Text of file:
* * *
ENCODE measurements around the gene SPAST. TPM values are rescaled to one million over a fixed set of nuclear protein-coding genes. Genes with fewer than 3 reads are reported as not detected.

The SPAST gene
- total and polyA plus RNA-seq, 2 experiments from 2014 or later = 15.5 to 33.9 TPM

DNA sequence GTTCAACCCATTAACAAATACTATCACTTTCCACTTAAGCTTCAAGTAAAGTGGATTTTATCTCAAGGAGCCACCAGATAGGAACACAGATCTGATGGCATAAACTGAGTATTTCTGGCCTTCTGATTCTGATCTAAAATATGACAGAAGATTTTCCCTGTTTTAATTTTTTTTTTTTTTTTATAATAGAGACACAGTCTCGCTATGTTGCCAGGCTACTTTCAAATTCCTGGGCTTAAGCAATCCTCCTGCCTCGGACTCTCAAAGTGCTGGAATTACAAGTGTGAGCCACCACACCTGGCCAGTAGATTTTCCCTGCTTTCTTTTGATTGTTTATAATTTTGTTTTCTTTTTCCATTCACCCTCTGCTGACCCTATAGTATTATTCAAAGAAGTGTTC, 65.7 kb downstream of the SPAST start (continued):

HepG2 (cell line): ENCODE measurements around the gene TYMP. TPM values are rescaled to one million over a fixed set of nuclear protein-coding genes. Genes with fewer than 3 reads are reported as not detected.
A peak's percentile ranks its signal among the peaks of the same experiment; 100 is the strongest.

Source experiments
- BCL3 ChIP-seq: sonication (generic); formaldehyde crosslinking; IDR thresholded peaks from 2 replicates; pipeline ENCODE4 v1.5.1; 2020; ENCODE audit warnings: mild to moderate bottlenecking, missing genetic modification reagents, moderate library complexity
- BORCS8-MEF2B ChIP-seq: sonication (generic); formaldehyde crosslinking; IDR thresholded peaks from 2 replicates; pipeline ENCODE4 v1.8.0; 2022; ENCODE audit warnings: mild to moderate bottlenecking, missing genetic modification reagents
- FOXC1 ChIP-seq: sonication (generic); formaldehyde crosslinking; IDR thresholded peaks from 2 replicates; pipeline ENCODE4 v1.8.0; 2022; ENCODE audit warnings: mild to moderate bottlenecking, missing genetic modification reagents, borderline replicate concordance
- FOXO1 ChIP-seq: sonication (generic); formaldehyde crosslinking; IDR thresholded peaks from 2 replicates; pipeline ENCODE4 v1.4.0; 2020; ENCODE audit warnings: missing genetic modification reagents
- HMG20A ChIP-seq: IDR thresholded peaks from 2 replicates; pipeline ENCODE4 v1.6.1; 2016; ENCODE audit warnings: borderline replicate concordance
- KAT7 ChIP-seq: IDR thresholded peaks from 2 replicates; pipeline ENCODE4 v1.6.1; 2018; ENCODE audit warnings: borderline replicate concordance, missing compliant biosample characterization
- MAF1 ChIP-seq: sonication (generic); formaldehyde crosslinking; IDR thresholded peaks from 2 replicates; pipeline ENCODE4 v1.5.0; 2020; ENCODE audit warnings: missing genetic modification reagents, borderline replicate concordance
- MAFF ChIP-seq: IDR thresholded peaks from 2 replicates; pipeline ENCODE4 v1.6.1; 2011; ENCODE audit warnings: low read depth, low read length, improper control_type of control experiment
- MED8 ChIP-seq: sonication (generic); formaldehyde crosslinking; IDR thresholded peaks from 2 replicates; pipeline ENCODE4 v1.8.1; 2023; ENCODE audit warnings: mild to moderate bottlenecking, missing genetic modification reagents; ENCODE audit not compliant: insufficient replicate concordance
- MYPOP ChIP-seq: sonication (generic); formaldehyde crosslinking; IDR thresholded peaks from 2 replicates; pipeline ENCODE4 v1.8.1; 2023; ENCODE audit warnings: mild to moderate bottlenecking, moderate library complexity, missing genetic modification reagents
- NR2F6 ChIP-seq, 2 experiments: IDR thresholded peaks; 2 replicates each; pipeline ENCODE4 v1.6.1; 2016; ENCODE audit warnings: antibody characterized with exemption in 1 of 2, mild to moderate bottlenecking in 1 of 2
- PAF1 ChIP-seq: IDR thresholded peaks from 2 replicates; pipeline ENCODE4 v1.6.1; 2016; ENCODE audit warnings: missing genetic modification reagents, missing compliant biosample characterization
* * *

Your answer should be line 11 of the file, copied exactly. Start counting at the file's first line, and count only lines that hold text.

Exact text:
- FOXO1 ChIP-seq: sonication (generic); formaldehyde crosslinking; IDR thresholded peaks from 2 replicates; pipeline ENCODE4 v1.4.0; 2020; ENCODE audit warnings: missing genetic modification reagents